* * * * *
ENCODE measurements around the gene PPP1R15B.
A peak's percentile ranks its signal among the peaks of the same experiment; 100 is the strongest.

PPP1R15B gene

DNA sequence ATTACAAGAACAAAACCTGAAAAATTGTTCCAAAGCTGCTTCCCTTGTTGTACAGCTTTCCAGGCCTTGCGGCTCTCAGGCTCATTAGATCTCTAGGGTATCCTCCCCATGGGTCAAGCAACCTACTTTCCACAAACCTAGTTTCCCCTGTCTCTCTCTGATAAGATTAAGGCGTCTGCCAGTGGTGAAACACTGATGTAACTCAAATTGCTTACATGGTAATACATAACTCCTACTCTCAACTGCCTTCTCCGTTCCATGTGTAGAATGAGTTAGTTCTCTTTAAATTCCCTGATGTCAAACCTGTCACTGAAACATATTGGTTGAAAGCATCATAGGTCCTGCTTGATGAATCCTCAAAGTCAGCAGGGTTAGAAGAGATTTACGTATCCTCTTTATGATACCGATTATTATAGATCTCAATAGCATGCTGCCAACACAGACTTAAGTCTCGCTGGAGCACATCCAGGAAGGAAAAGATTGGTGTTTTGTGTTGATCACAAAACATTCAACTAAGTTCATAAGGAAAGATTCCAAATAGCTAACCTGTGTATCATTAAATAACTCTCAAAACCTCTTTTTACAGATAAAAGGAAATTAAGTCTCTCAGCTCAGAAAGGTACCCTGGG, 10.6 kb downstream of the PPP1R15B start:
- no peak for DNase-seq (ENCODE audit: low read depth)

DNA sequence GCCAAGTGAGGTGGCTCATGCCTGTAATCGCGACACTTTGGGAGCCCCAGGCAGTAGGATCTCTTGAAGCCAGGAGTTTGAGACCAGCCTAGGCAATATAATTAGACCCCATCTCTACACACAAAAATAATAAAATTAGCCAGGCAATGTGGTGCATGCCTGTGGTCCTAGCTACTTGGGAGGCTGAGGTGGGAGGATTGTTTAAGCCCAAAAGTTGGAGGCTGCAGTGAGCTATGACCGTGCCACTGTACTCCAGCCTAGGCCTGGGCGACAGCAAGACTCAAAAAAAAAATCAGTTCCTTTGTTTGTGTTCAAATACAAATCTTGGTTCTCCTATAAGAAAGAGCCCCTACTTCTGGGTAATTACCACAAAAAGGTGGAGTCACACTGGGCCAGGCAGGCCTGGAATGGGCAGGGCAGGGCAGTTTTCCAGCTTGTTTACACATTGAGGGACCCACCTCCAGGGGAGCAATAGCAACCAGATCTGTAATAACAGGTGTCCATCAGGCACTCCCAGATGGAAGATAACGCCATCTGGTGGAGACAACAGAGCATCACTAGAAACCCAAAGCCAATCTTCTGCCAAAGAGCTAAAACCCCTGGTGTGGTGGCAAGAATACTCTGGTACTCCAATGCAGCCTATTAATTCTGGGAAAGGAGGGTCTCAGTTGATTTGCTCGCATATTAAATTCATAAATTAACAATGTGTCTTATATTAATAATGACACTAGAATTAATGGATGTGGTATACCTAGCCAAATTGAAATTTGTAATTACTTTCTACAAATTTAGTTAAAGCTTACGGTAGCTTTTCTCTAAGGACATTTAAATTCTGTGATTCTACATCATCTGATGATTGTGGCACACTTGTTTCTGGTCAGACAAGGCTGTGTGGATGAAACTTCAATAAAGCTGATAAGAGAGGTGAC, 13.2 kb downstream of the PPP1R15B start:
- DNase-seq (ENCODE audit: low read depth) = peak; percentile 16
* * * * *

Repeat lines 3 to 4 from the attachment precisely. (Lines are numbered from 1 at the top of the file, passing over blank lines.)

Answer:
PPP1R15B gene

DNA sequence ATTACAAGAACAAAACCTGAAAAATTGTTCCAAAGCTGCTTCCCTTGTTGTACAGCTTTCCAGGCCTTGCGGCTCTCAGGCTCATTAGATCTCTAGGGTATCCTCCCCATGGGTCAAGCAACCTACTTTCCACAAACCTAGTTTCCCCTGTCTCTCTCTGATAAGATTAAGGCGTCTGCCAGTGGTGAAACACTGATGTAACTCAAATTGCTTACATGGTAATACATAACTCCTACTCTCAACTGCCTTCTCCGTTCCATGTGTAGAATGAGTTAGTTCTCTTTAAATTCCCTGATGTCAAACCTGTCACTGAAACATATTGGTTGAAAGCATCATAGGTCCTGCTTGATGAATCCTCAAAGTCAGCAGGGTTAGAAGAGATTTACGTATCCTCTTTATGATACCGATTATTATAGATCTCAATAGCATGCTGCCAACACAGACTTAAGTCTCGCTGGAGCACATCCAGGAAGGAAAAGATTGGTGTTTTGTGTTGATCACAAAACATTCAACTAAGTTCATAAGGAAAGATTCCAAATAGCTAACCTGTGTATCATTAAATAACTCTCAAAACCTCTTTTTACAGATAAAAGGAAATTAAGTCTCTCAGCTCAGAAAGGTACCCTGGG, 10.6 kb downstream of the PPP1R15B start: